But here’s what I wonder: while the call was wrong, how would retroactively changing the call or “awarding” the guy a perfect game now do anything to change what happened?  Because here’s the thing: the stuff that happened has already happened. Umpire Jim Joyce already made a mistake; calling the runner out now won’t change the fact that he did.  He’s owned up to it, he’s made amends with Galarraga, and he should be forgiven.  Great!

And Galaraga already pitched well enough and his defense played well enough that if the umpire had made a proper call, he would have record a perfect game.  That’s been pretty clearly established.  Changing the official record won’t make it more or less true.

So what is it that we want changed?  Do we just want to say that the guy threw a perfect game?  Fine: every one of us can go ahead and say it.  We all know what happened.  Calling it an “official” perfect game will do absolutely nothing to change what happened or how we remember what happened.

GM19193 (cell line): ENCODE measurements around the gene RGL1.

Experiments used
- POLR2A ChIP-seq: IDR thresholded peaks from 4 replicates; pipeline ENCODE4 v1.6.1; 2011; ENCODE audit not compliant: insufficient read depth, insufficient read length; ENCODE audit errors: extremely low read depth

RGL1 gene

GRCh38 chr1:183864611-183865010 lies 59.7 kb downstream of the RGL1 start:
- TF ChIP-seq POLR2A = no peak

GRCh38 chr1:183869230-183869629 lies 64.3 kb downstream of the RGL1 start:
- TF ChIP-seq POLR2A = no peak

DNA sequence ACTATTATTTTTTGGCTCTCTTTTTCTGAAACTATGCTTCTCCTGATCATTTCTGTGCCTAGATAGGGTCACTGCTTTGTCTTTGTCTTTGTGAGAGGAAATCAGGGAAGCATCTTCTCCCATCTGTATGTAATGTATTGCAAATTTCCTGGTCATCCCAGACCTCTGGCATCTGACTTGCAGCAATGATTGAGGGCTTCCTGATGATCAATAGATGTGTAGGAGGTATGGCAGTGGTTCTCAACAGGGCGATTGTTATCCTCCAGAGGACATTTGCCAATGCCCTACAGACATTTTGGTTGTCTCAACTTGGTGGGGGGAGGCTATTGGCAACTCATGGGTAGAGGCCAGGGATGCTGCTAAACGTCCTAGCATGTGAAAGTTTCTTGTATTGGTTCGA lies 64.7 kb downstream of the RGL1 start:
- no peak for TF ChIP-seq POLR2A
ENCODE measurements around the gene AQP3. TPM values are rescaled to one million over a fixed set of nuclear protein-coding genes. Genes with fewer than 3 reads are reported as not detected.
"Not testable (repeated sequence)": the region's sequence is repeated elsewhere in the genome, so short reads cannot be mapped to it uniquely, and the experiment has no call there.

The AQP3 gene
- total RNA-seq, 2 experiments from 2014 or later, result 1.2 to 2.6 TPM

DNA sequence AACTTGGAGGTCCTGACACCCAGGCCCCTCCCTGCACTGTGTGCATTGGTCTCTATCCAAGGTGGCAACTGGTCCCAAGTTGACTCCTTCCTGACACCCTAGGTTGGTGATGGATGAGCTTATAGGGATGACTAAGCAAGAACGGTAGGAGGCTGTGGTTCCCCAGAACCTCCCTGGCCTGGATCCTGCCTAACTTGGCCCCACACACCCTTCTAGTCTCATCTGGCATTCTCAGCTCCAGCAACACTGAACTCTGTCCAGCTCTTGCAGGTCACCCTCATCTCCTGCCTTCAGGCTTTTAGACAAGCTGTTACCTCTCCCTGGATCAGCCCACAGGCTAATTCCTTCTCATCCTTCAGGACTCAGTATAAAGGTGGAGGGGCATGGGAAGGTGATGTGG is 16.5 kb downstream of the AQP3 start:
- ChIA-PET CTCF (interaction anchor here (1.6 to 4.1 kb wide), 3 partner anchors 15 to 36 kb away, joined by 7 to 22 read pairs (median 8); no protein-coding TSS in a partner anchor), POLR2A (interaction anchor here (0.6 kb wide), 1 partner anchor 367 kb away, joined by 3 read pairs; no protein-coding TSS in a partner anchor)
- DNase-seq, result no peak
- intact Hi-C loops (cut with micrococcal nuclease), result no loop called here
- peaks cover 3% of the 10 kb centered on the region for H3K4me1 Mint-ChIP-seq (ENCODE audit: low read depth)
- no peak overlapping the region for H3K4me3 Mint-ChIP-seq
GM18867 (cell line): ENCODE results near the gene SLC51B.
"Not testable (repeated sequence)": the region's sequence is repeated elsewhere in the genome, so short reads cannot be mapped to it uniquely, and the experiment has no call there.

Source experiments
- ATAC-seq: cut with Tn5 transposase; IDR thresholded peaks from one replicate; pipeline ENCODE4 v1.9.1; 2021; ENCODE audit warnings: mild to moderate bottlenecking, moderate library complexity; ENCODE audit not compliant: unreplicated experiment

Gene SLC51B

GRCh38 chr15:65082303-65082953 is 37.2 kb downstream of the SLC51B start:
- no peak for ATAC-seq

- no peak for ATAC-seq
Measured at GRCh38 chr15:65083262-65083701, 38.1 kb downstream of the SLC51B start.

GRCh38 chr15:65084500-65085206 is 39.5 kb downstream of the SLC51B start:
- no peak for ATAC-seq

As for memories, as for a place in history: I’d say this game is now actually more memorable, more historically significant than most other “ordinary” perfect games, because of these circumstances. It’s like the Harvey Haddix game: a game that baseball history will remember well, no matter what we call it.  Because at this point, anything MLB would do is mere clerical work, which will neither affect what actually happened, nor affect the future of anyone involved.

No, I think we should stop worrying about trying to somehow make it a perfect game, retroactively.  Instead, let’s worry about telling the story properly.  When we describe the history of perfect games in baseball, there’s no reason we can’t say “And on June 2, 2010, less than a month after Dallas Braden and Roy Halladay pitched perfect games of their own, Armando Galarraga pitched a game in which the only runner who reached base did so with 2 outs in the ninth inning on a blown call by the first base umpire.  Galarraga promptly retired the following batter– in effect pitching a 28-out perfect game.”

Isn’t that reasonable?  Isn’t that easy?    Didn’t I in fact just do that, in two quick sentences?